The Union contends, however, that even if it breached its duty of fair representation, plaintiffs' suit against it is barred by the one-year Puerto Rico statute of limitations for tort claims, 31 L.P.R.A. § 5298, since the Union's breach occurred over 19 months before plaintiffs filed suit on November 22, 1965. However, while International Union United Auto Workers v. Hoosier Corp., 383 U.S. 696, 701-705, 86 S. Ct. 1107, 16 L. Ed. 2d 192 (1966), established that § 301 suits should be governed by the state statute of limitations rather than some implied federal limitation period, the question left undecided for purposes of our case is which Puerto Rico statute of limitations applies to an employee's suit against his union for breach of its duty of fair representation, when such suit is a part of the employee's suit against his employer for breach of the collective bargaining agreement.
At the outset it seems clear that the union's duty of fair representation to those it represents cannot be considered a "contractual" duty because of the contractual relation between the union and the employer. This approach was persuasively rejected in Nedd v. United Mine Workers, 400 F.2d 103, 105-106 (3d Cir. 1968), which view is surely correct, for, as in our case, the Union's breach was not its mere failure to submit plaintiffs' grievances in compliance with the contract but rather its arbitrary, perfunctory failure to do so.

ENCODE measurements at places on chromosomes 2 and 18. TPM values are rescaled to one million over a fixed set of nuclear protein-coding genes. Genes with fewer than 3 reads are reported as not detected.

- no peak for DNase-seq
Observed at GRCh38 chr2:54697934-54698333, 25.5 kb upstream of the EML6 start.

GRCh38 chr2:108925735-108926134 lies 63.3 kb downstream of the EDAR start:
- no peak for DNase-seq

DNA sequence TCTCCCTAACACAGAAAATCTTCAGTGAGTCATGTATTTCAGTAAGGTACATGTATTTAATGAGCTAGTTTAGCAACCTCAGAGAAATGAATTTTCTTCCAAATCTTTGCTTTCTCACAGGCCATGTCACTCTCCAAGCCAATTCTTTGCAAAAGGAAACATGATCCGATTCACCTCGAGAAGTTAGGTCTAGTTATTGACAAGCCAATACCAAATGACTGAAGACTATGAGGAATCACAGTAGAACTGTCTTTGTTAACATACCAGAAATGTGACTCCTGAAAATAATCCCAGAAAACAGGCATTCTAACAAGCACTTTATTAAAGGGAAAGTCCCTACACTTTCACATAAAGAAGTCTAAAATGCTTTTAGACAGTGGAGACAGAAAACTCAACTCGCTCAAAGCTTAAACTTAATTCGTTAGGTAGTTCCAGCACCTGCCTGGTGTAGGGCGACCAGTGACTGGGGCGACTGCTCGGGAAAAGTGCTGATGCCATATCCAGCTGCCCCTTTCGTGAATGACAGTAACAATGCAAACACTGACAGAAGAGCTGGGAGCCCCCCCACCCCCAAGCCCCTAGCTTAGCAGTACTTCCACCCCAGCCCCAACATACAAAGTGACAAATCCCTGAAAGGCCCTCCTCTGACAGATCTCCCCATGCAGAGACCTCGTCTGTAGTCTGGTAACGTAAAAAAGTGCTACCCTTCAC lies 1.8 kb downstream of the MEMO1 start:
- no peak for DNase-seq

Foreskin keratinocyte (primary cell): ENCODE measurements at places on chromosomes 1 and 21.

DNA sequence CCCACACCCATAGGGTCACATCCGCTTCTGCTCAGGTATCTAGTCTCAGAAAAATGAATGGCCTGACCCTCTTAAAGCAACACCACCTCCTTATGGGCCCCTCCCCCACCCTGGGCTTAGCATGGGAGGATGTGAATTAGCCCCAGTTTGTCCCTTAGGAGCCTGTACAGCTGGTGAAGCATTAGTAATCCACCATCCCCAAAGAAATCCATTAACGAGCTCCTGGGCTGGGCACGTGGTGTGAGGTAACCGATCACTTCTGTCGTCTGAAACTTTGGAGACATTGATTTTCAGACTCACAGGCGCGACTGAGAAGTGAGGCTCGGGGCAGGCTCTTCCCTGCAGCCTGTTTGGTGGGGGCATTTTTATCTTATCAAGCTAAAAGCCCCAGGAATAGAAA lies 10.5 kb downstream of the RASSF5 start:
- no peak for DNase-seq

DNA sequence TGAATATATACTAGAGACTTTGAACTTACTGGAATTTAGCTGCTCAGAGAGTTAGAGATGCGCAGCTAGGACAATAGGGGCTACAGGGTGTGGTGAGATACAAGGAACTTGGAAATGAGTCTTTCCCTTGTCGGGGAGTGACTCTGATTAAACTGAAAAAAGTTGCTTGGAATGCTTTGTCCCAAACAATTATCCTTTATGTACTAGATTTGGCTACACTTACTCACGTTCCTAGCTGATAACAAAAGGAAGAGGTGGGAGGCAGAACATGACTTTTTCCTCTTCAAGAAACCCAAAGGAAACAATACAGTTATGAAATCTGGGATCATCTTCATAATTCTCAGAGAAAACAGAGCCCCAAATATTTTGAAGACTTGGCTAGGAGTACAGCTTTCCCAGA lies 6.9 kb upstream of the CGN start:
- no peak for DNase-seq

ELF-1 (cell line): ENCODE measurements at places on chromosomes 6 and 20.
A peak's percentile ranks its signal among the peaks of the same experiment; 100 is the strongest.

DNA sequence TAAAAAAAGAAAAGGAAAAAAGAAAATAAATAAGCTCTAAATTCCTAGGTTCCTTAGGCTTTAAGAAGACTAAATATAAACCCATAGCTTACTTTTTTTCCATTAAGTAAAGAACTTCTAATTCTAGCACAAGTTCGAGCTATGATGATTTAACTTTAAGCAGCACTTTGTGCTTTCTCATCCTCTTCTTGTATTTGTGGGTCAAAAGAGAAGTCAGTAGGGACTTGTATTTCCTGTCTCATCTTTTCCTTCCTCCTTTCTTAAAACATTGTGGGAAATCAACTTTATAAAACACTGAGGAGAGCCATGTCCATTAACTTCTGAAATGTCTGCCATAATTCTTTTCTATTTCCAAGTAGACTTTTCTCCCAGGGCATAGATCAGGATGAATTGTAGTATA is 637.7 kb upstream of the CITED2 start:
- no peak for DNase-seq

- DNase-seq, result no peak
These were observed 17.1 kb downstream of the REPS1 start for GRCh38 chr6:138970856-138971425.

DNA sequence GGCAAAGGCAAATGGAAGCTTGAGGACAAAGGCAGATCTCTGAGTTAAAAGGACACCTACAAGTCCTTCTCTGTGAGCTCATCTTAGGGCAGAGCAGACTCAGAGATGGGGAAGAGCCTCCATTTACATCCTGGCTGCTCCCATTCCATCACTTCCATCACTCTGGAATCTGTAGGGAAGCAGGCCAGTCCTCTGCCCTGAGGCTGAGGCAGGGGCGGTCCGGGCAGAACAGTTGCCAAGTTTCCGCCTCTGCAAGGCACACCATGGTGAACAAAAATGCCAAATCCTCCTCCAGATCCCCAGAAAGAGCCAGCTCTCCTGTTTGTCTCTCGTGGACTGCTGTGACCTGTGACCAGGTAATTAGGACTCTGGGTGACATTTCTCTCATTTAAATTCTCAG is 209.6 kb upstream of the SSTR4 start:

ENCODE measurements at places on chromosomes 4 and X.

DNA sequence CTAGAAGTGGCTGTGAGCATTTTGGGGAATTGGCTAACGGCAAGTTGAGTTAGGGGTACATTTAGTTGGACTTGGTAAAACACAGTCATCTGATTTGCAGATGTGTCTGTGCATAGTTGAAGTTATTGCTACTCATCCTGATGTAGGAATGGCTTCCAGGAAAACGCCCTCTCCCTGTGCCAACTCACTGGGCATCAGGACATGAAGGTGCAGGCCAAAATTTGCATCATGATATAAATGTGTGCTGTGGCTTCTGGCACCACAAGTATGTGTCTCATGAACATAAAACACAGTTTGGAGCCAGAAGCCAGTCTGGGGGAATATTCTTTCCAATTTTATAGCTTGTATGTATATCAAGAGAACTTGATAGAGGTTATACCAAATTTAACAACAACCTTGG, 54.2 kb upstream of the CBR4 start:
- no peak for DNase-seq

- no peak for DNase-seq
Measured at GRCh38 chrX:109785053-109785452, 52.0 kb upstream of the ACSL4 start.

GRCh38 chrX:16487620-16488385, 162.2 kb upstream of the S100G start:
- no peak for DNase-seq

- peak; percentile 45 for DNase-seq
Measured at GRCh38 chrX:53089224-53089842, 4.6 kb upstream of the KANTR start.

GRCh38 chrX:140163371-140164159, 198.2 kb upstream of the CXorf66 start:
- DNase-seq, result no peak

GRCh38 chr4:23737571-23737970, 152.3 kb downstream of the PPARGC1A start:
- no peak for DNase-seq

Another argument for treating plaintiffs' suit as a contractual claim is that it is their obligations of membership in the Union which generate the reciprocal obligation by the Union to perform its statutory duty of fair representation. This duty, however, imposed and defined by federal labor policy, is not capable of being bargained away by workers even though a written contract or union by-laws might so provide. Moreover, the Union, once certified, is the bargaining agent for all employees in the bargain unit, including the non-union employees. It would be bizarre indeed if the non-union employees were considered to have a tort claim for unfair representation, with generally a shorter limitations period, while union members' claims sounded in contract and were thus subject to a longer limitation period.